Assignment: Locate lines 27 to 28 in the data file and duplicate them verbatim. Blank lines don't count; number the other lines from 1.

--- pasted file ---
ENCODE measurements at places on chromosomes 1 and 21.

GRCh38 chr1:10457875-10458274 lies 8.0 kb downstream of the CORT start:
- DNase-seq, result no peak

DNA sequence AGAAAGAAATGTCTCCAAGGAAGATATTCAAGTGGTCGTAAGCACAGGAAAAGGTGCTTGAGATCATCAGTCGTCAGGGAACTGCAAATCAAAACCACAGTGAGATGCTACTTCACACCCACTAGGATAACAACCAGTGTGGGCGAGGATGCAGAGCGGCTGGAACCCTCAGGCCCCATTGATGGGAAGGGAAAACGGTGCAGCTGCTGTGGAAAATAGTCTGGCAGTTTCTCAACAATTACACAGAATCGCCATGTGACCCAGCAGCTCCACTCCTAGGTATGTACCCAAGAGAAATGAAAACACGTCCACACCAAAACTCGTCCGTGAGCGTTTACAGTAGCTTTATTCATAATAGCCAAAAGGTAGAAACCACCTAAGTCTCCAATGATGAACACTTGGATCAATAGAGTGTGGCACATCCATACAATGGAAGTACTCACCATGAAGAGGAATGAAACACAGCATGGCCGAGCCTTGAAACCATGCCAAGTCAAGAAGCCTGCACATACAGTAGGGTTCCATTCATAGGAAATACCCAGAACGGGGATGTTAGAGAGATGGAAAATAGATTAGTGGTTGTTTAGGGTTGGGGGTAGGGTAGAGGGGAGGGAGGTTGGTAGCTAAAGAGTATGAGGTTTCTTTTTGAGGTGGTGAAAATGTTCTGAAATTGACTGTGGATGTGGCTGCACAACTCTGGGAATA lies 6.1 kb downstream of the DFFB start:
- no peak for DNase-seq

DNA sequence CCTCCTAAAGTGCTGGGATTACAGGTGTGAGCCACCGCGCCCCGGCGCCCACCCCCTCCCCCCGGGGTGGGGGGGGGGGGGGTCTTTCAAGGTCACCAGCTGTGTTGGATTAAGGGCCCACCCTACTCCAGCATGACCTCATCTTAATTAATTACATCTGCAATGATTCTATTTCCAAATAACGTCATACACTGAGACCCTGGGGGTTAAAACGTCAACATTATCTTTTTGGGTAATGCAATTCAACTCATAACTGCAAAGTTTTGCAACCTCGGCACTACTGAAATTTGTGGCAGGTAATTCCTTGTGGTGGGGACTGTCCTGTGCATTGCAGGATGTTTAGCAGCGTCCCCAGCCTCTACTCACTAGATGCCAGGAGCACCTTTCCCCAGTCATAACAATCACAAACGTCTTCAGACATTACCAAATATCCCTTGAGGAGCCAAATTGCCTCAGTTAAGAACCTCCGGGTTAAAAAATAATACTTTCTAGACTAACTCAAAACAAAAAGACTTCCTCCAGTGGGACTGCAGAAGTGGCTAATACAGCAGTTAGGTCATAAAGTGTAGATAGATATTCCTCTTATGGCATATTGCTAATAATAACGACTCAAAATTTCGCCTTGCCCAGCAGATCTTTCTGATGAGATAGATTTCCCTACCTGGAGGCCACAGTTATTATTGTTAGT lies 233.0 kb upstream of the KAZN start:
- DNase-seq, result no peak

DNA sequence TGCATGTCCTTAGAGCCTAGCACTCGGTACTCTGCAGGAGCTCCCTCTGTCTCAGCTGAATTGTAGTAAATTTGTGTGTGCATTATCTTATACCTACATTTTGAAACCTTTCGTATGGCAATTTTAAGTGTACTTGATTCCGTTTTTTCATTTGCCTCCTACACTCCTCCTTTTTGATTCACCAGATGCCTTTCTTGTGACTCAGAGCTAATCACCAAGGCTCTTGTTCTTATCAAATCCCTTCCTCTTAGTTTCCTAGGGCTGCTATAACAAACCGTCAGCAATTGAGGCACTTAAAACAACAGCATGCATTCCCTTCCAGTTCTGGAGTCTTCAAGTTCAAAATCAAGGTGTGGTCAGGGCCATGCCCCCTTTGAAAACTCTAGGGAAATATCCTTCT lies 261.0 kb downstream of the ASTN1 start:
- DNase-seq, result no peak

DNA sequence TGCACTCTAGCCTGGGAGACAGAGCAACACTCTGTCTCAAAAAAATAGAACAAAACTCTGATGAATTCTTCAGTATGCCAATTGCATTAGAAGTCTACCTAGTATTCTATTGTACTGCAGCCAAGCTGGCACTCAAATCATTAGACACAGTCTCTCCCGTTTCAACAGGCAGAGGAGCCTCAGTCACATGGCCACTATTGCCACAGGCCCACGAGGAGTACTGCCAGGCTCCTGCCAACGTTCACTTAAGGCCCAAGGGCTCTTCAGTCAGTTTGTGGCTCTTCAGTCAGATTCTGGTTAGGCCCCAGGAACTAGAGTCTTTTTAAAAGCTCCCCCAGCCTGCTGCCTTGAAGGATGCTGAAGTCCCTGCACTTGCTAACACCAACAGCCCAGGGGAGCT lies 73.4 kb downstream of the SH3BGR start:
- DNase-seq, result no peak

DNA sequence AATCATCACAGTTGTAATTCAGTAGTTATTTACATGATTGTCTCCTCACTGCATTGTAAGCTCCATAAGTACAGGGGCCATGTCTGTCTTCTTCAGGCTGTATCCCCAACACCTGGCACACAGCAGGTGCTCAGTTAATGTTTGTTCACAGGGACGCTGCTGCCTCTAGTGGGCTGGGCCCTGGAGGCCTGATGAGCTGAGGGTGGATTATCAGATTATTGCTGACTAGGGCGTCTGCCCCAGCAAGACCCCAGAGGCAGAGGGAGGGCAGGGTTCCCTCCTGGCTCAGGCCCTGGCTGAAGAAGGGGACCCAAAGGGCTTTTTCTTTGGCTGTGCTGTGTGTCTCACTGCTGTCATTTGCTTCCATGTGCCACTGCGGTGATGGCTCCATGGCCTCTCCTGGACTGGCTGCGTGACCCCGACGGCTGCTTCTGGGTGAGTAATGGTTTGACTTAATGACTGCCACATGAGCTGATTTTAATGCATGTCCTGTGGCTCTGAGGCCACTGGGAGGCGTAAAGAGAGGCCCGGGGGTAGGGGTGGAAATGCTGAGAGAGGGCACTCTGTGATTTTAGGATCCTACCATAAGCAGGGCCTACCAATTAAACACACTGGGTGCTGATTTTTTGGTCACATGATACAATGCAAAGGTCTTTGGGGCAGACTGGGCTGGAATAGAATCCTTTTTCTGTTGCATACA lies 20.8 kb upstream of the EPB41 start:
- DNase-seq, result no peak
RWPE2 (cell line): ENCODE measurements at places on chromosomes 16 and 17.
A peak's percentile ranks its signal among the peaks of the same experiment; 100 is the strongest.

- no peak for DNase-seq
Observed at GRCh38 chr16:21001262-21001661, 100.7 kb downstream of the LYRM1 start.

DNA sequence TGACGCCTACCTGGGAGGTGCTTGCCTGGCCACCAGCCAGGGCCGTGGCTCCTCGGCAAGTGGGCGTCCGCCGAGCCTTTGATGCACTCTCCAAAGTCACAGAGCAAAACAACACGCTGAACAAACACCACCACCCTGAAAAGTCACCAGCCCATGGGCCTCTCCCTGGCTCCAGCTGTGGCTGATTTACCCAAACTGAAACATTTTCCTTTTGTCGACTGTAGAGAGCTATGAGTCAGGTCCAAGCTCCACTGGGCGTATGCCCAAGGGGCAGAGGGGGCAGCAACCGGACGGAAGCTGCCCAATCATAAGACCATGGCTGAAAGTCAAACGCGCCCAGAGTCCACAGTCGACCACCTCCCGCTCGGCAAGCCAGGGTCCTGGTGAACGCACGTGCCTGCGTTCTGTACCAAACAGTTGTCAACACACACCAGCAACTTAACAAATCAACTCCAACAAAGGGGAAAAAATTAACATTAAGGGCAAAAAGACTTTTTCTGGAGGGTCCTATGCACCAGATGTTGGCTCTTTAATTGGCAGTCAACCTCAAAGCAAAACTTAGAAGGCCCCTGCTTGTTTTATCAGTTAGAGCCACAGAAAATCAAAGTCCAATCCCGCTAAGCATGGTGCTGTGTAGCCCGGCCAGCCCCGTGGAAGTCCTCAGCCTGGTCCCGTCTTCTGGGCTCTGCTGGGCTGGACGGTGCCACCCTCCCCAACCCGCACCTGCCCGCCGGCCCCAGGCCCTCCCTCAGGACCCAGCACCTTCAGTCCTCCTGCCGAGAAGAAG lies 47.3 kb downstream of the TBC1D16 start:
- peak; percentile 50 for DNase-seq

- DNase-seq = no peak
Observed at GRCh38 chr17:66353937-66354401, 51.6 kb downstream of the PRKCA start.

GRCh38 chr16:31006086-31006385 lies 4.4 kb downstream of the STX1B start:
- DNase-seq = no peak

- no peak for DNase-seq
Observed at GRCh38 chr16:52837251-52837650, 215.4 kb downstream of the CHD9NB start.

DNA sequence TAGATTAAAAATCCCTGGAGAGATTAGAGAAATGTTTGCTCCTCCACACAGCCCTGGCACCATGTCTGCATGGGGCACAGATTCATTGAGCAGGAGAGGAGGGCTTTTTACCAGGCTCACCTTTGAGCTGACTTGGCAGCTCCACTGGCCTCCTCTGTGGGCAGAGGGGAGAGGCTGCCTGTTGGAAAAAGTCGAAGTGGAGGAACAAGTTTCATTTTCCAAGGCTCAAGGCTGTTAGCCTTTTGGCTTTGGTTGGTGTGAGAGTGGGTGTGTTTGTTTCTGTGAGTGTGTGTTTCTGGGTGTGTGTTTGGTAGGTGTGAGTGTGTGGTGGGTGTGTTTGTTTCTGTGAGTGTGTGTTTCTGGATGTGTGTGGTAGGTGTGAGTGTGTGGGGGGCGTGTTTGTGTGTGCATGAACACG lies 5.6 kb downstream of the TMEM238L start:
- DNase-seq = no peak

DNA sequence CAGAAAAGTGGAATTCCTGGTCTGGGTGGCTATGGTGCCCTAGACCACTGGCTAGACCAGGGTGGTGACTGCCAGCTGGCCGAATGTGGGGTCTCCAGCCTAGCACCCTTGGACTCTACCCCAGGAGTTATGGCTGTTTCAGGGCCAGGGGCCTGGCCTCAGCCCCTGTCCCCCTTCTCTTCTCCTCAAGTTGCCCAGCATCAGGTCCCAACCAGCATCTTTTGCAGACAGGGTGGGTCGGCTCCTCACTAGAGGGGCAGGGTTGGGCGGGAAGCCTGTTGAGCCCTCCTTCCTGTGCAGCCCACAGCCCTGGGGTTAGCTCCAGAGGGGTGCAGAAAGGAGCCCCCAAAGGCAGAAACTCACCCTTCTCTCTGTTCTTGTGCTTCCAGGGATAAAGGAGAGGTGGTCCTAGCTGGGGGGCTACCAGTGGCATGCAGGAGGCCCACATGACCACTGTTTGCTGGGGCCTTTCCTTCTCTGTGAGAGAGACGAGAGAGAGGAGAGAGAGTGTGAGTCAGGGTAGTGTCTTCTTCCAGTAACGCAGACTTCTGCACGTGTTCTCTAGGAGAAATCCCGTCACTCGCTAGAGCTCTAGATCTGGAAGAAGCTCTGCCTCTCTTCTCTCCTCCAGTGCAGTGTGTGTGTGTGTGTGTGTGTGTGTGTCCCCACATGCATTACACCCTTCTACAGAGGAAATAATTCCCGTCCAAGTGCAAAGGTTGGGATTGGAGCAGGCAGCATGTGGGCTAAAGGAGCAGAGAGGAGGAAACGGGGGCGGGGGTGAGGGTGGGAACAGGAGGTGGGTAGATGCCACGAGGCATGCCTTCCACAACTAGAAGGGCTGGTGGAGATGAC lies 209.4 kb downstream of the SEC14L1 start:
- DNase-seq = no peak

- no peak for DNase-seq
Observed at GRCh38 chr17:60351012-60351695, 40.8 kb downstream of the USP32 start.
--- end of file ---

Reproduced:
- DNase-seq = no peak

DNA sequence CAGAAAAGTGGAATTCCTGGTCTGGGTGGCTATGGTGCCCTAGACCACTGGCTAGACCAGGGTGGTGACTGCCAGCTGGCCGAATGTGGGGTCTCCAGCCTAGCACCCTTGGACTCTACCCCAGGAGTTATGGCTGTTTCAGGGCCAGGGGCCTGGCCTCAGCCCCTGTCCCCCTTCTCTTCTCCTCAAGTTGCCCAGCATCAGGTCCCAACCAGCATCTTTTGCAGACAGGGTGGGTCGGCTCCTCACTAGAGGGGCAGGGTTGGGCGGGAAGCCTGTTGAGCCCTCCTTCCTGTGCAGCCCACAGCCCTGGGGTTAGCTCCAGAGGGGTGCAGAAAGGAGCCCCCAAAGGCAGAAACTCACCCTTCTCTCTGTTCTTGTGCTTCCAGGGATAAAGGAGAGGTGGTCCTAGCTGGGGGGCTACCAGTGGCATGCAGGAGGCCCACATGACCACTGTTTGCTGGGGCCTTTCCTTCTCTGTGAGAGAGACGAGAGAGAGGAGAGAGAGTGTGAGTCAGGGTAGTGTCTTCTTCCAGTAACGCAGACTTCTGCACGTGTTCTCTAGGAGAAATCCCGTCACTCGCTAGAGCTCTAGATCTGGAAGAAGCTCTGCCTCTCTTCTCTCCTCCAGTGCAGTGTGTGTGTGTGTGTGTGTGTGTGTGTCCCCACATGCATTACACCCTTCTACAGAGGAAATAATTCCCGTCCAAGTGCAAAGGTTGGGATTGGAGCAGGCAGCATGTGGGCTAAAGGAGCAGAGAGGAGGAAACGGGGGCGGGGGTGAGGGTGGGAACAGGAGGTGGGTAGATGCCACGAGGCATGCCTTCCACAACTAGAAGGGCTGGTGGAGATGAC lies 209.4 kb downstream of the SEC14L1 start: